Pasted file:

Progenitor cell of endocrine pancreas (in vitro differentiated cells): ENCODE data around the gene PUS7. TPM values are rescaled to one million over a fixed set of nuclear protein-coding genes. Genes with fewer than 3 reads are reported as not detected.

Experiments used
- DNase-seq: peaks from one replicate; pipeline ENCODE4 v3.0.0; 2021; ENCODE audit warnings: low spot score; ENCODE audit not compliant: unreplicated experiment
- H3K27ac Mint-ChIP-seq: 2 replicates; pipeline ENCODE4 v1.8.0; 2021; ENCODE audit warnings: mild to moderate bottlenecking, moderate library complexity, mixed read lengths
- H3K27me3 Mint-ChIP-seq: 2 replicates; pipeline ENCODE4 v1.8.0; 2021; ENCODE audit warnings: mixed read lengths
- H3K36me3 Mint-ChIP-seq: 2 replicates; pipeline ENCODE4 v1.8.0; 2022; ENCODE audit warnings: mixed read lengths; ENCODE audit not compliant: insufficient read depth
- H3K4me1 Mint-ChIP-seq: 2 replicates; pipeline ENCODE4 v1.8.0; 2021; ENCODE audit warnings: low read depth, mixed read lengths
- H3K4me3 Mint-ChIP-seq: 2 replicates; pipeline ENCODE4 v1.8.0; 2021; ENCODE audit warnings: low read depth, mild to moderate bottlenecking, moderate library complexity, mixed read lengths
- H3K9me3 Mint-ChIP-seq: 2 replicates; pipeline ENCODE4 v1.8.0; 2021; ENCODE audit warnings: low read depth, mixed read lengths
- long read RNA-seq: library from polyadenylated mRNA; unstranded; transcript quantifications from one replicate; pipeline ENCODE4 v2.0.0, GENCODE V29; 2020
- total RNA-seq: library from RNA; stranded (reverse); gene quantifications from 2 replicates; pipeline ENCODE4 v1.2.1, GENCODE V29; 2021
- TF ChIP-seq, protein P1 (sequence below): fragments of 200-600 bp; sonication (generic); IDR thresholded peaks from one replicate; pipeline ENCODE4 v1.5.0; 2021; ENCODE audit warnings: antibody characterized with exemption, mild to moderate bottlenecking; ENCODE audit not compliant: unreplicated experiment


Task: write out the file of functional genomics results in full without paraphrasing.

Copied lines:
Progenitor cell of endocrine pancreas (in vitro differentiated cells): ENCODE data around the gene PUS7. TPM values are rescaled to one million over a fixed set of nuclear protein-coding genes. Genes with fewer than 3 reads are reported as not detected.

Experiments used
- DNase-seq: peaks from one replicate; pipeline ENCODE4 v3.0.0; 2021; ENCODE audit warnings: low spot score; ENCODE audit not compliant: unreplicated experiment
- H3K27ac Mint-ChIP-seq: 2 replicates; pipeline ENCODE4 v1.8.0; 2021; ENCODE audit warnings: mild to moderate bottlenecking, moderate library complexity, mixed read lengths
- H3K27me3 Mint-ChIP-seq: 2 replicates; pipeline ENCODE4 v1.8.0; 2021; ENCODE audit warnings: mixed read lengths
- H3K36me3 Mint-ChIP-seq: 2 replicates; pipeline ENCODE4 v1.8.0; 2022; ENCODE audit warnings: mixed read lengths; ENCODE audit not compliant: insufficient read depth
- H3K4me1 Mint-ChIP-seq: 2 replicates; pipeline ENCODE4 v1.8.0; 2021; ENCODE audit warnings: low read depth, mixed read lengths
- H3K4me3 Mint-ChIP-seq: 2 replicates; pipeline ENCODE4 v1.8.0; 2021; ENCODE audit warnings: low read depth, mild to moderate bottlenecking, moderate library complexity, mixed read lengths
- H3K9me3 Mint-ChIP-seq: 2 replicates; pipeline ENCODE4 v1.8.0; 2021; ENCODE audit warnings: low read depth, mixed read lengths
- long read RNA-seq: library from polyadenylated mRNA; unstranded; transcript quantifications from one replicate; pipeline ENCODE4 v2.0.0, GENCODE V29; 2020
- total RNA-seq: library from RNA; stranded (reverse); gene quantifications from 2 replicates; pipeline ENCODE4 v1.2.1, GENCODE V29; 2021
- TF ChIP-seq, protein P1 (sequence below): fragments of 200-600 bp; sonication (generic); IDR thresholded peaks from one replicate; pipeline ENCODE4 v1.5.0; 2021; ENCODE audit warnings: antibody characterized with exemption, mild to moderate bottlenecking; ENCODE audit not compliant: unreplicated experiment